A new method to treat insulin producing cells has been released to treat those who have type 1 diabetes.
Researchers at Harvard University and Washington University School of Medicine found a way to produce insulin-secreting cells using the patient’s own stem cells.
The team of researchers carried out tests on mice, which showed the new cells successfully producing insulin when they came into contact with sugar.
People who suffer from type 1 diabetes are unable to produce their own insulin, a hormone made by the pancreas. This hormone absorbs sugar from carbohydrates once consumed and converts it into energy.
After consuming food, the beta cells in one’s pancreas release insulin into the bloodstream. Insulin then attaches itself to the cell and allows it to be absorbed by the body.
It also is responsible for storing glucose for future use, which regulates blood sugar from getting too high or too low.
Those with type 1 diabetes have to regularly inject themselves with insulin to control their blood sugar.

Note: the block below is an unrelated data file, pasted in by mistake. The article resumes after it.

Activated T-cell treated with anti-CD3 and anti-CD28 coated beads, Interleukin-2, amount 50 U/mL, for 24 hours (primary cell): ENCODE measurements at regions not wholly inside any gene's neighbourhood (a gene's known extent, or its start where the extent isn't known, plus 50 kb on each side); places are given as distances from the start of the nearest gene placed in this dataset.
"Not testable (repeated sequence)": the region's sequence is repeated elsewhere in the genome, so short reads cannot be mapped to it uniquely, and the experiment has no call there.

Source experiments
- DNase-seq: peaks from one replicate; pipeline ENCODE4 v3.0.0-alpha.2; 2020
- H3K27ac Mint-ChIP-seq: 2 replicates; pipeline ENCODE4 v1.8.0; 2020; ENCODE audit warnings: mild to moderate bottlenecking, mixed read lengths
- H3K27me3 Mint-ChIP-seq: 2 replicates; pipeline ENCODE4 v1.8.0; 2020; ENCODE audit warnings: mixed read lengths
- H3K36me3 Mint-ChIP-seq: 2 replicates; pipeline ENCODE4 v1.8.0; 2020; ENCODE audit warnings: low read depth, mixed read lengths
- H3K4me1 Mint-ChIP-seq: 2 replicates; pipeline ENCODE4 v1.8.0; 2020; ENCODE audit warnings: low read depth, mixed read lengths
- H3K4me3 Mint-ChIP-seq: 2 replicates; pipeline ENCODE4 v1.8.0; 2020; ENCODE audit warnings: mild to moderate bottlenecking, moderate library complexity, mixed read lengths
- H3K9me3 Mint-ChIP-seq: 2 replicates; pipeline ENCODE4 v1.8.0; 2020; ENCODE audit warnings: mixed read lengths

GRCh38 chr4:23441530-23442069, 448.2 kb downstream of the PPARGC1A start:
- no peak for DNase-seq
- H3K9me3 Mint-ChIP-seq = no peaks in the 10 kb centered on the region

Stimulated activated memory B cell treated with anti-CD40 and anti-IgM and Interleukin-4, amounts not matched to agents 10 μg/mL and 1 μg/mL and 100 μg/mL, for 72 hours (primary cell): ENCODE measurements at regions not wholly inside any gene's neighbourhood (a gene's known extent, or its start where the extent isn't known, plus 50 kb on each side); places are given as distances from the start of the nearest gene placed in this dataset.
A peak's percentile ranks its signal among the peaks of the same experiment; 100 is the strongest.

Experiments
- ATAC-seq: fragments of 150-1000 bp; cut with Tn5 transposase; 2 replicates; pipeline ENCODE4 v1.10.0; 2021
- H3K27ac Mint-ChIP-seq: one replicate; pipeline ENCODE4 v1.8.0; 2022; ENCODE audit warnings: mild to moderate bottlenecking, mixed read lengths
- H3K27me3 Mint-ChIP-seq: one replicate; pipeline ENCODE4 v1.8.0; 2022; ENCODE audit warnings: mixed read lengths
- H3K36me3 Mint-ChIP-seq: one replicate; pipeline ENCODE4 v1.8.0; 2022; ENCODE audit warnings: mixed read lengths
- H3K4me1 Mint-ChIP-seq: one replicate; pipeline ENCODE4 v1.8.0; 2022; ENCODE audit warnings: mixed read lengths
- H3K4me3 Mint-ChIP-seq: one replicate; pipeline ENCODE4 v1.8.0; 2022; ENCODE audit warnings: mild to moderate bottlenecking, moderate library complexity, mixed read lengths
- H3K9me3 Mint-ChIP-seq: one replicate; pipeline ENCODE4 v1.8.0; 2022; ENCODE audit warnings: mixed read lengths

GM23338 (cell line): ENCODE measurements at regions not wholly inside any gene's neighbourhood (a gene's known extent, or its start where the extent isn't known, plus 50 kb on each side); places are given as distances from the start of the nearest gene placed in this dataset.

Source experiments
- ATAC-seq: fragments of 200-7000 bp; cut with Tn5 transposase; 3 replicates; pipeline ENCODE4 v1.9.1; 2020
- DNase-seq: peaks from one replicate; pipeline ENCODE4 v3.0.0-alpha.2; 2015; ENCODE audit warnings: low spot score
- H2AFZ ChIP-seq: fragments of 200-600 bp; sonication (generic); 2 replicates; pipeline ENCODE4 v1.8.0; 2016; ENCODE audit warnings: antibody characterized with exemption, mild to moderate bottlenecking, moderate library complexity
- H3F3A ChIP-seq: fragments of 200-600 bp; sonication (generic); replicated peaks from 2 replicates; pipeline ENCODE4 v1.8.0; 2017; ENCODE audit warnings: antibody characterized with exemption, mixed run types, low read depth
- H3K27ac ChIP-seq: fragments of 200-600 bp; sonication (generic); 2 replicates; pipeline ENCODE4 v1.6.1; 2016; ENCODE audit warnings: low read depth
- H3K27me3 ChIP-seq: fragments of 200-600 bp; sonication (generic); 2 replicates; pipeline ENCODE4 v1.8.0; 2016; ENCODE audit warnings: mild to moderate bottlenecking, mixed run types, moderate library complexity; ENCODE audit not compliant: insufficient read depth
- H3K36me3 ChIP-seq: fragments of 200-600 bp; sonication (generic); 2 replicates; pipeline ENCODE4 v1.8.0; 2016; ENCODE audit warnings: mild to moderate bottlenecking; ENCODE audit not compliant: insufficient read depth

As reported on Diabetes.co.uk, Dr. Jeffrey Millman, lead author of the study and assistant professor of medicine and biomedical engineering at Washington University School of Medicine, believes this new study can be a leader in type 1 diabetes treatment because it can possibly reduce the need for insulin injections.
“In theory, if we could replace the damaged cells in these individuals with new pancreatic beta cells… patients with type 1 diabetes wouldn’t need insulin shots anymore,” Millman explains. “The cells we’ve manufactured sense the presence of glucose and secrete insulin in response. And beta cells do a much better job controlling blood sugar than diabetic patients can.”
A patient’s ability to accept or reject an organ is crucial to the success of beta cell transportation. But if the cells come from one’s own body, there will be no chance of a negative outcome.
Researchers say there is a need for more research before this treatment can be implemented safely.
Diabetes poses a severe health risk if not properly treated. A healthy lifestyle is crucial for preventive care; in the United States alone, one-third of adults have pre-diabetes, and most do not know it.